The other lovely thing about flowers is that they're another way to mark the passing seasons. From the first snowdrops suggesting winter might be nearly over, to the vibrant daffodils trumpeting in the spring, bluebells hinting summer is on its way, and poppies celebrating the sunshine it's another way for children to notice how things change but repeat across the years.
I'm watering the "daffadeals!"
The scent of spring.

Poppies painting the countryside
A walk through the bluebell woods.
Summer Meadow wanderings.

Ok, so I think you might have gathered that some of the boys' enthusiasm for flowers comes from me. I am called Daisy after all. They've made me enthusiastic about combine harvesters, I've made them exclaim over flowers. I think being enthusiastic and appreciative of the little things in life is probably one of the greatest gifts we can give each other.
My little flower fairy!
Flowery hats!

 Just a little update! Although this post was written over a year ago, the boys are still enthralled when they see a beautiful flowery scene! We've spent lots of time visiting the local bluebell woods this spring, and last weekend went to the Rhododendron gardens at Bowood. The whole place echoed to the sound of the two of them racing around exclaiming over all the different colours and proclaiming which ones smelled lovely too.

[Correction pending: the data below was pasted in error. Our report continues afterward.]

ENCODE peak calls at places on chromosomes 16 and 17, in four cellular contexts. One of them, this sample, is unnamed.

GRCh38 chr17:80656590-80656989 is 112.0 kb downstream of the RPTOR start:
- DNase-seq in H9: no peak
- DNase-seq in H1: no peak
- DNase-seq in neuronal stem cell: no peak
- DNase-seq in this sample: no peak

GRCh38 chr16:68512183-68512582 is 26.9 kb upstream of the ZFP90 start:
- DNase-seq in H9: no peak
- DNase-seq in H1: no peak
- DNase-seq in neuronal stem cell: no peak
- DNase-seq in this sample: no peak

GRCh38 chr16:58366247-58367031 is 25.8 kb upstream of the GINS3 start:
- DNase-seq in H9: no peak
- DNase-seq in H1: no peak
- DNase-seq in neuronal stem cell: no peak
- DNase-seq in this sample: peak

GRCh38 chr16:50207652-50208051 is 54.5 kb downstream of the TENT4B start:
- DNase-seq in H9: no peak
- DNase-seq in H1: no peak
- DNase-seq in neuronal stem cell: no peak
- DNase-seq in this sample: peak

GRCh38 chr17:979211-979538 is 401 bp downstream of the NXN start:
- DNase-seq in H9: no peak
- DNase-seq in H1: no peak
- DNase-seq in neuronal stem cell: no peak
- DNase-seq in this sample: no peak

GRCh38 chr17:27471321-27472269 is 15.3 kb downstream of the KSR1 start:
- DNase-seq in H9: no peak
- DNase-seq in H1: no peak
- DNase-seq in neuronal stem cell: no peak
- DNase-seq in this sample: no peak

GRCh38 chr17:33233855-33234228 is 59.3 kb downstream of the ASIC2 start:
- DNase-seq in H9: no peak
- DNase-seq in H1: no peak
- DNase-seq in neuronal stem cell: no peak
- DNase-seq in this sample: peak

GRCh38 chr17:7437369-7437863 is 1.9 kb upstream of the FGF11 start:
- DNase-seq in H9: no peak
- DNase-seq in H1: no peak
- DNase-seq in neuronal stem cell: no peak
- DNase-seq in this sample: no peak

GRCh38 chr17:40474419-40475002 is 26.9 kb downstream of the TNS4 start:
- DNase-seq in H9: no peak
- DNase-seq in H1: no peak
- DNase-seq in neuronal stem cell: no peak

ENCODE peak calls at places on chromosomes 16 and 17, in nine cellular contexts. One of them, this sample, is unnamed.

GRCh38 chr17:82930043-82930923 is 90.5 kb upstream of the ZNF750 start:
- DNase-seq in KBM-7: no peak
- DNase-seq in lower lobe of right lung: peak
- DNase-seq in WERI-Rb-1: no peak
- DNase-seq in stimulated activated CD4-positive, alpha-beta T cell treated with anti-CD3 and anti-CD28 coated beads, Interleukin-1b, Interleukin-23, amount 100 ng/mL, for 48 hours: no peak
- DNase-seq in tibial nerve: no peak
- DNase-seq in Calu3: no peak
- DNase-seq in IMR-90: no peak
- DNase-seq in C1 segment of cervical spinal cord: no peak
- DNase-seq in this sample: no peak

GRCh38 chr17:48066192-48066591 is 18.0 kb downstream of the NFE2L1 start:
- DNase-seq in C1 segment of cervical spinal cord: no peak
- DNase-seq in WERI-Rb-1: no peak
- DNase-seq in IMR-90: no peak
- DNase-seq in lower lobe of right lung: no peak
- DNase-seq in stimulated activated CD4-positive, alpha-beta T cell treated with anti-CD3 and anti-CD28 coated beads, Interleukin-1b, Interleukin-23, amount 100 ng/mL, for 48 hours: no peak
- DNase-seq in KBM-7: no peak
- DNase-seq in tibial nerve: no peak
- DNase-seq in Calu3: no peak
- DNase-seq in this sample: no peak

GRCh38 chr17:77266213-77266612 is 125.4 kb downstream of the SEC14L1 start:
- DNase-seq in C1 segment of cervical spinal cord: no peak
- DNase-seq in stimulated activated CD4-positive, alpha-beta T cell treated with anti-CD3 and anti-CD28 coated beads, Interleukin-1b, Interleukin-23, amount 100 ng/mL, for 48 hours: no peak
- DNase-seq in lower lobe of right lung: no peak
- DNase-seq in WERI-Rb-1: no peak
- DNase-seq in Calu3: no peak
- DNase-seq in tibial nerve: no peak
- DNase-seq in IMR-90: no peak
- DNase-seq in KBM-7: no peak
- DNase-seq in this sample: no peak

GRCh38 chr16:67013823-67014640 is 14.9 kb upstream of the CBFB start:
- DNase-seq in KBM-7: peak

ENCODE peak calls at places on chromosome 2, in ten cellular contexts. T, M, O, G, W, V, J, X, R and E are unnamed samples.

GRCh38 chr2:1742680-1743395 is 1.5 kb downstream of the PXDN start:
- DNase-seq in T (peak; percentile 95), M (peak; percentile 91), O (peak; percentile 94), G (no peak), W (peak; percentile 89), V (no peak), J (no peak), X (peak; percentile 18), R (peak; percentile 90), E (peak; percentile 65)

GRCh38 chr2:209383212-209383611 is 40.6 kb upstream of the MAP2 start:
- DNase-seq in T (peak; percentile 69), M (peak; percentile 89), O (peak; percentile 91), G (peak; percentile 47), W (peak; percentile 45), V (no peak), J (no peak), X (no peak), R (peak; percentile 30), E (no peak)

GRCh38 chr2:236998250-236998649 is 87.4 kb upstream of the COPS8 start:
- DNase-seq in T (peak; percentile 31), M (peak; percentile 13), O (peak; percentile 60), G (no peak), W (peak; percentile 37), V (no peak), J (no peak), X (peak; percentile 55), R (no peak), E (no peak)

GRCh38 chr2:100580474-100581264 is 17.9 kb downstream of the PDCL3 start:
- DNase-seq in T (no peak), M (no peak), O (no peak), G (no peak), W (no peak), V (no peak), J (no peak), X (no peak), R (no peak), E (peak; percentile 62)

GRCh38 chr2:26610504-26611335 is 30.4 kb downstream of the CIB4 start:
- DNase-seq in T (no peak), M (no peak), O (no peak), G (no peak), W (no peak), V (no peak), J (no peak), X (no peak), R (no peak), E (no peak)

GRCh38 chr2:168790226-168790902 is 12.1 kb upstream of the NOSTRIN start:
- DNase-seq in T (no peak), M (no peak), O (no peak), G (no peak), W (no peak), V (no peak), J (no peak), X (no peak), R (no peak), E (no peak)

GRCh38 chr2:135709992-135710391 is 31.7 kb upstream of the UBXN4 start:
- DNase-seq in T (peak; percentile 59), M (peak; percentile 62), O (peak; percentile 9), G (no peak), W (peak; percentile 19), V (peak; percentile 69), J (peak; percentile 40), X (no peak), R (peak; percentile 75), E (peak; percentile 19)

Hunting for orchids in a local meadow...

...because they're GORGEOUS!


  1. This is such a beautiful post and flowers are something most of us take for granted. Its brill you have noticed a magic moment with them!

    Thanks for linking up with #magicmoments

    Ps i love the cheeky rose sniffing picture in his pants! lol

    1. Thank you Jaime- it's great to link up, I've read some lovely posts through #magic moments.
      ps, until recently a lot of what the boys did was in just their pants, saved a lot of washing!!

  2. lovely post, I have no green fingers but Monkey has generations of florists and keen flower growers in his genes, so hopefully he will appreciate them too #magicmoments

    1. Thank you. I wish I'd inherited my mum's green fingers- perhaps they'll skip a generation!?

  3. It was lovely hearing about your boys and flowers.If their enthusiasm lasts the ladies will love them when they are older :-) x

    1. Haha! Hope they don't take after their father who always feels the need to ask, "Would you like me to buy you some flowers?"

  4. i love this post, popped back for #PoCoLo x

  5. For someone who is not an avid gardener you have done an amazing job :). I love that dandelion hedge too - what a lovely idea. Thanks for linking to PoCoLo xx

    1. Thank you! I'm hoping that as the boys get bigger we'll have more flowers and less mud!

  6. They are awesome for appreciating beauty of nature. Sweet photos =) #countrykids

  7. Gorgeous photos of your boys enjoying natures blooms! I like the creative dandelion bush too - very inspired. Thanks for linking up and sharing with Country Kids.